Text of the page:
BRAINSTORM: Also thinking big are the people who inspired the Obama administration's Brain Research through Advancing Innovative Neurotechnologies (BRAIN) initiative. As explained by AAAS's Eurekalert, they're calling for creation of a national network of neurotechnology centers -- "brain observatories" -- that "would enhance and accelerate the BRAIN Initiative by leveraging the success and creativity of individual laboratories to develop novel neurotechnologies."

AVOID 'RETURNED WITHOUT REVIEW': The National Science Foundation is holding a webinar October 29 that may cut down on those dreaded yet unnecessary rejection notices. It will brief researchers on "significant changes" to the  Proposal & Award Policies & Procedures Guide (PAPPG) for proposals submitted or due on or after January 25, 2016. Registration is required. Learn more. Read the new Grant Proposal Guide.

ATTENTION, GRAD STUDENTS: NSF's Research Traineeship Program has two tracks: The Traineeship Track trains STEM graduate students in high priority interdisciplinary research areas. For FY2016, these are:  Data-Enabled Science and Engineering (DESE), Understanding the Brain (UtB), Innovations at the Nexus of Food, Energy, and Water Systems (INFEWS), and "any other interdisciplinary research theme of national priority." The second track, Innovations in Graduate Education, "focuses on test-bed projects aimed at piloting, testing, and validating innovative and potentially transformative approaches to graduate education."

'MAJOR CHANGES' FOR NEW I/UCRCs: These are intended to simplify funding models for new industry-university cooperative research centers - partnerships of academe, business, and government. NSF expects to make two to eight center awards and provide four to six planning grants annually. Anticipated funding, including support for existing centers, is $20.5 million.


RESEARCH BY UNDERGRADS: The Association of American Universities has collected a series of stories and videos of undergraduate engineers.

INCULCATING INNOVATION: Purdue provost Deba Dutta writes in Inside Higher Ed that this can be done by "focusing on the interplay of the skills, experiences and environments of successful innovators." They tend to be risk takers who don't fear failure, are good at selling ideas, and have benefited from industrial or other real-world experiences and interdisciplinary teamwork. Environments can help: "labs, buildings and centers structured around themes, rather than skills."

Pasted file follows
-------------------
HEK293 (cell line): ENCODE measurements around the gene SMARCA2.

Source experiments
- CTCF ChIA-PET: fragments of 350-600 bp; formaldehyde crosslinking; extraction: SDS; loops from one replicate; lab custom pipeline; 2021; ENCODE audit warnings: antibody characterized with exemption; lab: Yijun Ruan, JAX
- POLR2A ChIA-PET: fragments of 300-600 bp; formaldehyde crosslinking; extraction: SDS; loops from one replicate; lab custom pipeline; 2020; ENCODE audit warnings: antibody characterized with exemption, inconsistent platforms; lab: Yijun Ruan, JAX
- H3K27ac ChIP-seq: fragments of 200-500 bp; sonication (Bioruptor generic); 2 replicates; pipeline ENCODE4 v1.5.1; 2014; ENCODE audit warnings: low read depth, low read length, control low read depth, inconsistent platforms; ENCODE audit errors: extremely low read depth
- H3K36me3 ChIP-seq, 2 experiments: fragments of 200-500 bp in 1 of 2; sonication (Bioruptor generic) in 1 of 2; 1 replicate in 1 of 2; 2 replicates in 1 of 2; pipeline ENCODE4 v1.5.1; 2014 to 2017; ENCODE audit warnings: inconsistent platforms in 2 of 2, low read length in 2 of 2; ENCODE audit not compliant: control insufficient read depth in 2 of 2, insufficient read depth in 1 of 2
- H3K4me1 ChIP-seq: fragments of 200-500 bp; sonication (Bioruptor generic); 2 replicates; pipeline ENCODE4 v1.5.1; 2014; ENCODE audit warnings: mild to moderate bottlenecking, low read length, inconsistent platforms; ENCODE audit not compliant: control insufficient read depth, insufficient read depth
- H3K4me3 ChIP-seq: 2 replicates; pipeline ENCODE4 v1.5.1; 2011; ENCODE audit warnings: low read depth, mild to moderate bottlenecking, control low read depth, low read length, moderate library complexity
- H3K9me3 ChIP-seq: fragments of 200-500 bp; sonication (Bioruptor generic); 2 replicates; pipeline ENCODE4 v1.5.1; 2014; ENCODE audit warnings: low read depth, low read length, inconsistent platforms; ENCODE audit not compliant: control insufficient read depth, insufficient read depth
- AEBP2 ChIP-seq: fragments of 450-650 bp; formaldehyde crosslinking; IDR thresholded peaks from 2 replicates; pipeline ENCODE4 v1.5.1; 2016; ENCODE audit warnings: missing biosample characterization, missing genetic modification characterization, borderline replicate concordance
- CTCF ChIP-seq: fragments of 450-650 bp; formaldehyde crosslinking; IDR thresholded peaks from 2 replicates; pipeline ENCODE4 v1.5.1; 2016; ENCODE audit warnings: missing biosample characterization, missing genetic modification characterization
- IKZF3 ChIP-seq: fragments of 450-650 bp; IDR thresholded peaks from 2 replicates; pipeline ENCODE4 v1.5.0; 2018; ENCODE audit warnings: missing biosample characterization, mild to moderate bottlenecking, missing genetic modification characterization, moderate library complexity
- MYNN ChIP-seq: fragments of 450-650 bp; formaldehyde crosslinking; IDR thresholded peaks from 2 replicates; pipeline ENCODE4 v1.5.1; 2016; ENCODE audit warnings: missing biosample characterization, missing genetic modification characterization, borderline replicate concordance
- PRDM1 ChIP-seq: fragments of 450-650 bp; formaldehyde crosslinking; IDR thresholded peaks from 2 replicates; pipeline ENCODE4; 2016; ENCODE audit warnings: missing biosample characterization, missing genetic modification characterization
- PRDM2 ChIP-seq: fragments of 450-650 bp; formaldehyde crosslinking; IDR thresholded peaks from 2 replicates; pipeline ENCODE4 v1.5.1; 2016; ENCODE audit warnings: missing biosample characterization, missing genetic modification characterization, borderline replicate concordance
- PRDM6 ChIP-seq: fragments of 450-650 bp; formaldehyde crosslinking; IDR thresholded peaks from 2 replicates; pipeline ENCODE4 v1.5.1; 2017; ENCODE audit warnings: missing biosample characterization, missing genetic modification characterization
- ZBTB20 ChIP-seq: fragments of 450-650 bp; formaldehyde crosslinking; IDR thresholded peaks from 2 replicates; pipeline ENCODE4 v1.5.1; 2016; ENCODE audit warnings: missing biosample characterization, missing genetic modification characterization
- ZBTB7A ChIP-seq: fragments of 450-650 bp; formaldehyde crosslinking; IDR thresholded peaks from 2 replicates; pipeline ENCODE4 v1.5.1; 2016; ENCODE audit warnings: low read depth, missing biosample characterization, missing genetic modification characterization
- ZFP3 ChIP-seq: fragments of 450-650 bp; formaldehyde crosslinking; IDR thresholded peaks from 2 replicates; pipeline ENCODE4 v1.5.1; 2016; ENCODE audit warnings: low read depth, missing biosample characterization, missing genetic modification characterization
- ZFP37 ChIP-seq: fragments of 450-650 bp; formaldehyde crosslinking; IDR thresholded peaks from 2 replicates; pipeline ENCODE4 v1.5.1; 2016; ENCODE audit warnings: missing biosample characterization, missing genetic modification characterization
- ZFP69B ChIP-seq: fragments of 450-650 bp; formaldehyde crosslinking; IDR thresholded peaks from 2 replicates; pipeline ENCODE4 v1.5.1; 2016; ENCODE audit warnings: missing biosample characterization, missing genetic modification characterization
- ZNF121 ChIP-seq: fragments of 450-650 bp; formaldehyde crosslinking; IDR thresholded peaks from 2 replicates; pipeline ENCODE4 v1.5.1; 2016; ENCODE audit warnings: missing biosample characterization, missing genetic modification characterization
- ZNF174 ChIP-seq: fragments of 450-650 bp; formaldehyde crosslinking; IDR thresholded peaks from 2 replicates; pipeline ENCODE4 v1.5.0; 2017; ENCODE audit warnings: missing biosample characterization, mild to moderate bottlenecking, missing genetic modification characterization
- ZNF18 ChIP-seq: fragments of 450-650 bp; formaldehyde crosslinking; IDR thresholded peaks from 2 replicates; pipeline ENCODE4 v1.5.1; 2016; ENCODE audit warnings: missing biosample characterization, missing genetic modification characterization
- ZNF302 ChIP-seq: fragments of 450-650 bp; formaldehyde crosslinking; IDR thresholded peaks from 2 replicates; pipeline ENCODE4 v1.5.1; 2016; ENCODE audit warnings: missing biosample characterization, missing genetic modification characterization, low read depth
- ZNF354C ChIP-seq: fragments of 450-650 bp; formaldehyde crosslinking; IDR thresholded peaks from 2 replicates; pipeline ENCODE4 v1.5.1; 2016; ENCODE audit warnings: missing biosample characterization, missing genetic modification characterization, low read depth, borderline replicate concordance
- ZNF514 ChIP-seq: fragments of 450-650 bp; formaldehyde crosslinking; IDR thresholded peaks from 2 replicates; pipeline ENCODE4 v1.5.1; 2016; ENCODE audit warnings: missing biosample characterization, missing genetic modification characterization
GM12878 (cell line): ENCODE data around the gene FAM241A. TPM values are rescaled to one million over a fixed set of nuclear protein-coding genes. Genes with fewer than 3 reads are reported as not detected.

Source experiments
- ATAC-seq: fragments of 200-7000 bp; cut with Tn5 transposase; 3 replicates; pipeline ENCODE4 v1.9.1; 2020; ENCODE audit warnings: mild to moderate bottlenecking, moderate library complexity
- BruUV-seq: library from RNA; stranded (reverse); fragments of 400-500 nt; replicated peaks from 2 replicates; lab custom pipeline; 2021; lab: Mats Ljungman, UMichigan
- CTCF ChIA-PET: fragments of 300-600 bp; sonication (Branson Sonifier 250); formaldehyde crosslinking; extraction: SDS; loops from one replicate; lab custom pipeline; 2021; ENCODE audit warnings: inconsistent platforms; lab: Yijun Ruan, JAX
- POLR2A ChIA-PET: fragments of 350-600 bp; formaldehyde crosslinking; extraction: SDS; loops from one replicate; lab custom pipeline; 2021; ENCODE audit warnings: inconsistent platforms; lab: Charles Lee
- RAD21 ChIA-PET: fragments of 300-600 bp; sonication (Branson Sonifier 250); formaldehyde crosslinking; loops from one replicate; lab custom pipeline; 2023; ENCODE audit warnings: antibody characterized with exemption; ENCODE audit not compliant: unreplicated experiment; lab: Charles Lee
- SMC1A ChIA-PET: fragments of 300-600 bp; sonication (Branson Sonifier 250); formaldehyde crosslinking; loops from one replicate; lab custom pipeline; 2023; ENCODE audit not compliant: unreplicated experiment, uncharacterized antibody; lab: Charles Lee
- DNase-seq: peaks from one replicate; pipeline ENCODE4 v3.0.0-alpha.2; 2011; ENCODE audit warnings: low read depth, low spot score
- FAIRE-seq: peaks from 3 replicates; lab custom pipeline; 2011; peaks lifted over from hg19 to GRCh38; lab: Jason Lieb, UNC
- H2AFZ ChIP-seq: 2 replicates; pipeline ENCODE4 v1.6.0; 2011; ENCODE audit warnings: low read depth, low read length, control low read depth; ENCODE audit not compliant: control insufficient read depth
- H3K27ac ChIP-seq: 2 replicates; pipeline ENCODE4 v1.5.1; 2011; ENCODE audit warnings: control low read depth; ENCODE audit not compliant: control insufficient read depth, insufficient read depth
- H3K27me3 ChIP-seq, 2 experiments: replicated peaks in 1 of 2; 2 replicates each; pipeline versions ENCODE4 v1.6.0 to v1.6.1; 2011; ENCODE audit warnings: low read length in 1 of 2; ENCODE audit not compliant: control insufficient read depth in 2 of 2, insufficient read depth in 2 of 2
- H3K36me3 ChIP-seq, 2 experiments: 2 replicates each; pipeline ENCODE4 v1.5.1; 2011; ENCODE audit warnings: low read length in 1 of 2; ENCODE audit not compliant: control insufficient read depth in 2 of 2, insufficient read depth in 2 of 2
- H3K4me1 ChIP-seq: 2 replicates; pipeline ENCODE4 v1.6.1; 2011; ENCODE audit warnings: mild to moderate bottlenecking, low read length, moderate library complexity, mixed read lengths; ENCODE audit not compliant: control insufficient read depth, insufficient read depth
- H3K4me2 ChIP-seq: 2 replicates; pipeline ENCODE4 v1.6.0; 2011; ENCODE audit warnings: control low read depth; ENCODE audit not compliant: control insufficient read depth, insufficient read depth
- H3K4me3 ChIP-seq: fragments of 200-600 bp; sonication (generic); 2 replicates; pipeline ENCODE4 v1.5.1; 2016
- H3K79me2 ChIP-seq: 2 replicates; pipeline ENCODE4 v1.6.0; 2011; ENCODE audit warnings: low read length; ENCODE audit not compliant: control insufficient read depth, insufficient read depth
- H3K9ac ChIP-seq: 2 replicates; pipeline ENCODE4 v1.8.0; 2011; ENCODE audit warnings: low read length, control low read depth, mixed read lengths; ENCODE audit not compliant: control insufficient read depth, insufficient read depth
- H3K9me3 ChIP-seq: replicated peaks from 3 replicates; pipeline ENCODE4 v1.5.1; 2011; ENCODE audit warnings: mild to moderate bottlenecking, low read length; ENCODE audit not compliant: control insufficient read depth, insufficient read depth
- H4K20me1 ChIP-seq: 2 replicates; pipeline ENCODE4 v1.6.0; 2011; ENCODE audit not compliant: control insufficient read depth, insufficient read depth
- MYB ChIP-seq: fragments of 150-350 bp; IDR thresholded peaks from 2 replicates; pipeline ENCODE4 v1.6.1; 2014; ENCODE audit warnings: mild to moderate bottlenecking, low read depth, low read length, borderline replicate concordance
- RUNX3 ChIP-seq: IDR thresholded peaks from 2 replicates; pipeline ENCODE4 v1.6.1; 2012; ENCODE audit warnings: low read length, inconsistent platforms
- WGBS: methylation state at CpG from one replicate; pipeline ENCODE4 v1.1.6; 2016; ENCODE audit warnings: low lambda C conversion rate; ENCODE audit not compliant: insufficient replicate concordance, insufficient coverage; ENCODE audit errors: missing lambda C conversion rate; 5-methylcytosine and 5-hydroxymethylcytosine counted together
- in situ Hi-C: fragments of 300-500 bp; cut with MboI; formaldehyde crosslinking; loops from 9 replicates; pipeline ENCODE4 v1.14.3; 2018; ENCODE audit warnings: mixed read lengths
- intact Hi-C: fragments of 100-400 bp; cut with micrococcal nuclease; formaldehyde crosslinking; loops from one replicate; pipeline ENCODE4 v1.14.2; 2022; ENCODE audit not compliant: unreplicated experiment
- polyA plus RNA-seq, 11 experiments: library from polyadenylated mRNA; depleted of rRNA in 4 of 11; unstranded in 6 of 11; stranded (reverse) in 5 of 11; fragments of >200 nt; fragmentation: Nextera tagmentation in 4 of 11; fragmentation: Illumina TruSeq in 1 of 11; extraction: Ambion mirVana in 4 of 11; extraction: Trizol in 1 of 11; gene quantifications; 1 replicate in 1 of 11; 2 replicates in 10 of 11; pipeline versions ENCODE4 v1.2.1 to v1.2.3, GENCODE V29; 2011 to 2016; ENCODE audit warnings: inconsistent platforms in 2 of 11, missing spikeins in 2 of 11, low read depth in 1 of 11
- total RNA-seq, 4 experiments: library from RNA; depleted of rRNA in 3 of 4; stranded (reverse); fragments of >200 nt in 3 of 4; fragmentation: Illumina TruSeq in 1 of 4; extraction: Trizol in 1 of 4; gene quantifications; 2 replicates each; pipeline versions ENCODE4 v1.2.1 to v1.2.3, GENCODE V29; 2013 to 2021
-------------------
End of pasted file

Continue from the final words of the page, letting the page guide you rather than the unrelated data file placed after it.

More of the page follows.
FEDERAL RESEARCH ON GLOBAL CHANGED FOUND TO BE INADEQUATE: As defined in a new report from the Academies, global change means more than human-induced climate change. It stands for "changes in the global environment (including alterations in climate, land productivity, oceans or other water resources, atmospheric chemistry, and ecological systems) that may alter the capacity of the Earth to sustain life." The 13 federal agencies now responsible for research are "not adequate for addressing the breadth of the challenges that the United States faces." They need to link up with other entities conducting important research and improve connections with efforts to inform decisions - such as steps to prevent disease outbreaks. 



• The deadline to submit your abstract is October 19, 2015.
Calls for Papers are Available:
• The Call for Papers for the various divisions are available on our website at http://www.asee.org/conferences-and-events/conferences/annual-conference/2016/papers-management/call-for-papers

eGFI IS HERE: Help inspire the next generation of innovators with the all-new 6th edition of ASEE's prize-winning magazine for middle and high school students: eGFI (Engineering, Go For It). Filled with engaging features, gorgeous graphics, and useful information about engineering colleges and careers, eGFI aims to get teens fired up about learning - and doing - engineering. To purchase copies, go to http://store.asee.org/  For bulk purchases or other inquiries, contact eGFI@asee.org or call 202-331-3500.

THE TECHCONNECT WORLD INNOVATION CONFERENCE will be held next May 22-25 at the Gaylord Convention Center outside Washington. Abstracts are due December 11. Learn more.